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  • How To Make Java Ignore IPv6

    Posted on October 10th, 2009 Brian 1 comment

    Sure, IPv6 is going to save us all from the apocalypse, defeat communism, cure the swine flu, and bake you the most delicious brownies you’ve ever tasted.  Someday.  But in the meantime, for real people trying to do real work, it’s a fucking nuisance.

    As more systems have started shipping with the technology, little compatibility issues continue to crop up.  One of the more recurrent problems I’ve encountered is incompatibilities between Java and IPv6 on Linux – specifically Ubuntu.  Up until recently, it was quite easy to eliminate the problem by merely blacklisting the appropriate kernel modules, thusly:

    # echo 'blacklist net-pf-10' >> /etc/modprobe.d/blacklist.conf # echo 'blacklist ipv6' >> /etc/modprobe.d/blacklist.conf

    However, as of Ubuntu 9.04 (Jaunty), IPv6 support is no longer a module – it’s hard-compiled into the shipping kernels.  No big deal, though, because there’s a system control variable that allows you to remove IPv6 support from the kernel.

    # echo 1 > /proc/sys/net/ipv6/conf/all/disable_ipv6

    Except that doesn’t work.  It seems there was a kernel bug where that setting was just plain broken.  And it hasn’t been shipped with the normal Ubuntu kernels yet.  So, what is one to do, short of re-compiling their own kernel?

    Here is a copy-paste from an IM exchange I had with Java earlier:

    # Java has entered the chat.

    Java: Hey dude, what’s up?

    Ardvaark: hey, i’m having a problem getting you to listen to an ipv4 socket when ipv6 is installed on my ubuntu box

    Java: Yeah! I totally support IPv6 now! You didn’t even have to do anything because I abstract you from the OS details! Isn’t that great?!

    Ardvaark: awesome, i guess, except that it doesn’t work.

    Ardvaark: i really need you to just listen on ipv4, because the tivo just doesn’t like galleon on ipv6

    Ardvaark: so sit the hell down, shut the hell up, and use ipv4

    Ardvaark: pretty please

    Java: Okay, geez, no need to get all pissy about it.

    Ardvaark: and while you’re at it, could you please stop using like half a gig RAM just for a silly hello world program?

    Java: Don’t push your luck.

    # Java has left the chat.

    And now that we’re back in reality, the magic word is -Djava.net.preferIPv4Stack=true.

  • Funny Smelling Code – Endlessly Propagating Parameters

    Posted on May 8th, 2009 Brian No comments

    We’re currently working on a new version of the BagIt Library: adding some new functionality, making some bug fixes, and refactoring the interfaces pretty heavily.  If you happen to be one of the people currently using the programmatic interface, the next version will likely break your code.  Sorry about that.

    The BagIt spec is pretty clear about what makes a bag valid or complete, and it might seem a no-brainer to strictly implement validation based on the spec.  Unfortunately, the real-world is not so simple.  For example, the spec is unambiguous about the required existence of the bagit.txt, but we have real bags on-disk (from before the spec existed) that lack the bag declaration and yet need to be processed.  As another example, hidden files are not mentioned at all by the spec, and the current version of the code treats them in an unspecified manner.  On Windows, when the bag being validated has been checked out from Subversion, the hidden .svn folders cause unit tests to fail all over the place.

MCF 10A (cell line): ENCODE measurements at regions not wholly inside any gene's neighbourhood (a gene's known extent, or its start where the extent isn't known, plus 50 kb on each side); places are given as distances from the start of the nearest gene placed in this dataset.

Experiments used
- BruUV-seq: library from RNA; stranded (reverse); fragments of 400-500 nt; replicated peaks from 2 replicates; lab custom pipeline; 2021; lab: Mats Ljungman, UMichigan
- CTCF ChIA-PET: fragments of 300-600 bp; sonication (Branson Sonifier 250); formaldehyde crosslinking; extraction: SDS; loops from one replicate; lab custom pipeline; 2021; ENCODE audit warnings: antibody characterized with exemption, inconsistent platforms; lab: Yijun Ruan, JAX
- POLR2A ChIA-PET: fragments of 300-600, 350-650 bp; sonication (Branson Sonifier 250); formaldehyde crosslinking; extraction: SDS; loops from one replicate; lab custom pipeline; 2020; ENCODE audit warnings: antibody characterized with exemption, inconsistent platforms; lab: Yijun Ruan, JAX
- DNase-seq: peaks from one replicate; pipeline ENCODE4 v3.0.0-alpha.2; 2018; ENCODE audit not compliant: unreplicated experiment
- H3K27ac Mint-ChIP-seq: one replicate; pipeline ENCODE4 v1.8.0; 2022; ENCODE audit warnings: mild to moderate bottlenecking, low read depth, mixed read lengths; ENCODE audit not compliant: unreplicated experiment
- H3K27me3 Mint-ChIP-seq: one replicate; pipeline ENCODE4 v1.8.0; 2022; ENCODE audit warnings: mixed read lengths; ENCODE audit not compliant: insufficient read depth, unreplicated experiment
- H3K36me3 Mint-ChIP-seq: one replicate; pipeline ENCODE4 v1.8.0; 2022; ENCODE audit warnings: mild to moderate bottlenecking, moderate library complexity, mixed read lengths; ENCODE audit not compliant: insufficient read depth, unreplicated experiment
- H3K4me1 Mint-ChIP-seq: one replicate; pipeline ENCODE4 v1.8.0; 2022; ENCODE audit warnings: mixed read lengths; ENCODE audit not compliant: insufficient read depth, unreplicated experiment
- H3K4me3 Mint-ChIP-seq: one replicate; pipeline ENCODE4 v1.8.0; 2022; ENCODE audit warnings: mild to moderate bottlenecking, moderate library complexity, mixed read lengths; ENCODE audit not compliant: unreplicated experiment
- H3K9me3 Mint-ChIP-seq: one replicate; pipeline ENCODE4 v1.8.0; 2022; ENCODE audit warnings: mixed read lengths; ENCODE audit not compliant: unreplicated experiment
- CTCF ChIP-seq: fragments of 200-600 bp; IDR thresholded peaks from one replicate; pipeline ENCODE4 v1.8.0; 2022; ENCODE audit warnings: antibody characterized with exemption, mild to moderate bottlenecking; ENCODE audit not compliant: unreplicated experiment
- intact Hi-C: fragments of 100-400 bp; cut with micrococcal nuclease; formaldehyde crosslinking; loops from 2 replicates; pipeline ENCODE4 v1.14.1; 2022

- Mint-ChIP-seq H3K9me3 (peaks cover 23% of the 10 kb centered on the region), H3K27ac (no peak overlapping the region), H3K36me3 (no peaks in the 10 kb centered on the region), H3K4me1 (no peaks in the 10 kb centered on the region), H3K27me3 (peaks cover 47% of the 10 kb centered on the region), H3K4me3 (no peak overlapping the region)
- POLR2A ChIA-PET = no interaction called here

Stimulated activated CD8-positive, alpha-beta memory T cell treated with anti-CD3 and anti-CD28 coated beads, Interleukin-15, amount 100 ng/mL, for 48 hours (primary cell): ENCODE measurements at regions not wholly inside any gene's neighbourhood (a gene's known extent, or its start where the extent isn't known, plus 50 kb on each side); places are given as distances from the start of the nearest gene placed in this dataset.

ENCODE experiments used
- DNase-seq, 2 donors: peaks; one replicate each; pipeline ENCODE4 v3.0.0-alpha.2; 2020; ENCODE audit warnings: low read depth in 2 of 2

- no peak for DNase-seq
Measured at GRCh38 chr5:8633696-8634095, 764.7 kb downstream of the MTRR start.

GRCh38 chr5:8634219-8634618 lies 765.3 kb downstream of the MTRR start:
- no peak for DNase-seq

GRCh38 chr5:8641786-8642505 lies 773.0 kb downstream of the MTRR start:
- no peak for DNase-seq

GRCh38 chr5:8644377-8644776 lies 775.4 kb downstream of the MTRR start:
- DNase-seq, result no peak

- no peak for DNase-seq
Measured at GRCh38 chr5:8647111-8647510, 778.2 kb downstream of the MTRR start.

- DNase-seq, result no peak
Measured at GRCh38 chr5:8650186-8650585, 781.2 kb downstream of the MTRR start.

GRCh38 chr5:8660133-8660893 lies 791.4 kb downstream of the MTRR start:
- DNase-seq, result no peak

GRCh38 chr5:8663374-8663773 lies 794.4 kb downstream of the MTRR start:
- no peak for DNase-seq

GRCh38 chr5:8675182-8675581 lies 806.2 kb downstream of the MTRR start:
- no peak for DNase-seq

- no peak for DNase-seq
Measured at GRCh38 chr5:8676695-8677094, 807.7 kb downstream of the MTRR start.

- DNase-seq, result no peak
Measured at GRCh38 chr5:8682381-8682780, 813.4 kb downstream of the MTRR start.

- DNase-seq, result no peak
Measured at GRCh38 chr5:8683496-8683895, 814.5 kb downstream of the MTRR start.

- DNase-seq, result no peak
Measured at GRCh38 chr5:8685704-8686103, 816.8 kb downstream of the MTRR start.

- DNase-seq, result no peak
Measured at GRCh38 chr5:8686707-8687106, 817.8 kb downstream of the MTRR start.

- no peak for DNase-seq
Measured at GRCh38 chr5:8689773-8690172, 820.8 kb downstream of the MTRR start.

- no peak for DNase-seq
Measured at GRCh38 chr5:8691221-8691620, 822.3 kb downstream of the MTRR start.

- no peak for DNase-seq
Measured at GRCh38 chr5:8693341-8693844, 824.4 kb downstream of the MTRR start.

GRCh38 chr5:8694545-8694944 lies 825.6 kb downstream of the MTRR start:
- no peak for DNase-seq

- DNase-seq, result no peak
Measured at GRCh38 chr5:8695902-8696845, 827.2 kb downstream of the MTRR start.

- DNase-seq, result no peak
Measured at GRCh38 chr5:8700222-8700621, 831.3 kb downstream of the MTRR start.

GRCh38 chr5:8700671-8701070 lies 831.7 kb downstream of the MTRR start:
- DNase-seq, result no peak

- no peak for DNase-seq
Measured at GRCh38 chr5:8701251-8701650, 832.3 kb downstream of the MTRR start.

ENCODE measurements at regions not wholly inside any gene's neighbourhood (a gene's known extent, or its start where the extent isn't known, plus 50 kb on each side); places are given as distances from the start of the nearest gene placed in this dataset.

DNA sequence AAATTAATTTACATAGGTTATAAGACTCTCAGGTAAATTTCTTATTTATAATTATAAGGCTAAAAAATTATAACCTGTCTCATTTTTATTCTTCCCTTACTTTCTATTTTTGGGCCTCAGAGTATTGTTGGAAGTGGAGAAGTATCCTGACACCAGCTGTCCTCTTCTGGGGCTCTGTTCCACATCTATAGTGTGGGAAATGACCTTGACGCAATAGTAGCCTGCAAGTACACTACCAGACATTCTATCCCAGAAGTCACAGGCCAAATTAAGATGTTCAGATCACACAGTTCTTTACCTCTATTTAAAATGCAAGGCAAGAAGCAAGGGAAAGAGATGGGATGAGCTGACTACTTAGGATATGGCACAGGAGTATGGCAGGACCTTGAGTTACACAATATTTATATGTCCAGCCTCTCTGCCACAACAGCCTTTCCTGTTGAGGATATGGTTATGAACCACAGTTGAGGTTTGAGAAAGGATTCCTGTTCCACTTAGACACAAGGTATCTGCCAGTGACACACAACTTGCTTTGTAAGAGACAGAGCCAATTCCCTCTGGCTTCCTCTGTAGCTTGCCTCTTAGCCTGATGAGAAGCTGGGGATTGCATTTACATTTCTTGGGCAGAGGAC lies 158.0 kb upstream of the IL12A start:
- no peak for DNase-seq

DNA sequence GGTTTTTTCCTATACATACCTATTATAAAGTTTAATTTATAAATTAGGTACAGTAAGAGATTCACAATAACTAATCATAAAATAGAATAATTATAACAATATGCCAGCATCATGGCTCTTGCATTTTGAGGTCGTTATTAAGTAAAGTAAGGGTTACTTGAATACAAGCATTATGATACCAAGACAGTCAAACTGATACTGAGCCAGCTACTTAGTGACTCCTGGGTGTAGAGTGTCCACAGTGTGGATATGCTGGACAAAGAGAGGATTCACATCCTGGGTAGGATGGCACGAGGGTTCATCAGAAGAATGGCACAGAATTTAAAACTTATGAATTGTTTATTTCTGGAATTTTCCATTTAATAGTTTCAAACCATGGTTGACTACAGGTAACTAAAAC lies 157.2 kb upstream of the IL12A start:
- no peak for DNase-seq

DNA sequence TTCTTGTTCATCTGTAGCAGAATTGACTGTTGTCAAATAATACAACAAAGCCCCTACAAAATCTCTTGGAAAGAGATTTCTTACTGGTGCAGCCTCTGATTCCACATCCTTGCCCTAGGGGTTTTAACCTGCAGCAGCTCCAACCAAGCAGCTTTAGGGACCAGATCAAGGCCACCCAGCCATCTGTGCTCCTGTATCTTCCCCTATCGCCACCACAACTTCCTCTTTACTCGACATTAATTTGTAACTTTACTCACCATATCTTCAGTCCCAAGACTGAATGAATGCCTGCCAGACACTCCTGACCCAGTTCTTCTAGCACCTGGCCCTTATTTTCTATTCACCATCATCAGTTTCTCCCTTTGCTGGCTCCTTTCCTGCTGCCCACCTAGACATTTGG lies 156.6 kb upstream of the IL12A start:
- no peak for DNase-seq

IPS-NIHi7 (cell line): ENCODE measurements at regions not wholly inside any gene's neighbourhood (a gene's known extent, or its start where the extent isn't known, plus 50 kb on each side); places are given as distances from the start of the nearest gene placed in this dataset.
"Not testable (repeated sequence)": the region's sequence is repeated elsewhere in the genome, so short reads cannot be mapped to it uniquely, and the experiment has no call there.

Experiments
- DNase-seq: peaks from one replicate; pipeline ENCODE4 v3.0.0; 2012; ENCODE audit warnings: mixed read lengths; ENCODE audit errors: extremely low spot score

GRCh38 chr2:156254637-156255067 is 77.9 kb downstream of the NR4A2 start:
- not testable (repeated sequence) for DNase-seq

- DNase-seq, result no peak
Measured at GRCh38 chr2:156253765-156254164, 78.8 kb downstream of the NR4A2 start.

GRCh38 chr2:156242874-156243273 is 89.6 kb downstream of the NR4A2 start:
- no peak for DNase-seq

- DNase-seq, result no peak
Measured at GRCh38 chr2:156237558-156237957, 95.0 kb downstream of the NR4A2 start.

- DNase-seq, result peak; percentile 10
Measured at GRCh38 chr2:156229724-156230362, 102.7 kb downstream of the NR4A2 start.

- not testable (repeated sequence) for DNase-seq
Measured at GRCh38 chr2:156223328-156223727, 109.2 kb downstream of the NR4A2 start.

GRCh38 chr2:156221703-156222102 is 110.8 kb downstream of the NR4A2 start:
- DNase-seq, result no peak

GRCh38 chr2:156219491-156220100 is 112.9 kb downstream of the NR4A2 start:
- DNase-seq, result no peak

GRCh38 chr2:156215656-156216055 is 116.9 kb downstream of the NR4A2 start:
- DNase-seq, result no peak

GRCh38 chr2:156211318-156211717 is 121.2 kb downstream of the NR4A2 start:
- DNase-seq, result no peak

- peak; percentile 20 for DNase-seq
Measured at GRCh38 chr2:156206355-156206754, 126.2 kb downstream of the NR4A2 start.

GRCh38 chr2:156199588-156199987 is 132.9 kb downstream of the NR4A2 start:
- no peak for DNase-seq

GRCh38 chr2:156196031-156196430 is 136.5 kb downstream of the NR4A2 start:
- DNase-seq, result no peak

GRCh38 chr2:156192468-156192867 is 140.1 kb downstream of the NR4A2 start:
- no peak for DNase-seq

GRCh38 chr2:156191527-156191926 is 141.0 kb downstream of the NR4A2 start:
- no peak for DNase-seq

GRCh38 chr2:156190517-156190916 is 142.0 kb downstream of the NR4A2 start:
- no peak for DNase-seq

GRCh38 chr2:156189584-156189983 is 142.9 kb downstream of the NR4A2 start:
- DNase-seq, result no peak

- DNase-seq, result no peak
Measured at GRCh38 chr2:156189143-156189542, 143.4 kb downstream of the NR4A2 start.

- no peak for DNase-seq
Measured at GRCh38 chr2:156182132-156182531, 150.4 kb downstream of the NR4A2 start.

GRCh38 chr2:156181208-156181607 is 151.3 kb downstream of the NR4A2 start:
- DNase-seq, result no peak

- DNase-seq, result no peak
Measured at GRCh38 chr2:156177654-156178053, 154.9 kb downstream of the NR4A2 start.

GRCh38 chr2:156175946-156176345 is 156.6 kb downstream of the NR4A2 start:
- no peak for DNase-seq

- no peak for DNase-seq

It seems an easy enough feature to add some flags to make the bag processing a bit more lenient.  In fact, the checkValid() method already had an overloaded version which took a boolean indicating whether or not to tolerate a missing bagit.txt.  I began by creating an enum which contained two flags (TOLERATE_MISSING_DECLARATION and IGNORE_HIDDEN_FILES), and began retrofitting the enum in place of the boolean.

    And then I got a whiff.

    I found that, internally, the various validation methods call one another, passing the same parameters over and over.  Additionally, the validation methods weren’t using any privileged internal information during processing – only public methods were being called.

    I called Justin this morning to discuss refactoring the validation operations using a Strategy pattern.  This would allow us to:

    1. Encapsulate the parameters to the algorithm, making the code easier to read and maintain.  No more long lists of parameters passed from function call to function call.
    2. Vary the algorithm used for processing based on the needs of the caller.
    3. Re-use standard algorithm components (either through aggregation or inheritance), simplifying one-off cases.

    He had also come to the same conclusion, although driven by a different parameter set.  It’s a good sign you’re headed in the right direction when two developers independently hacking on the code come up with the same solution to the same problem.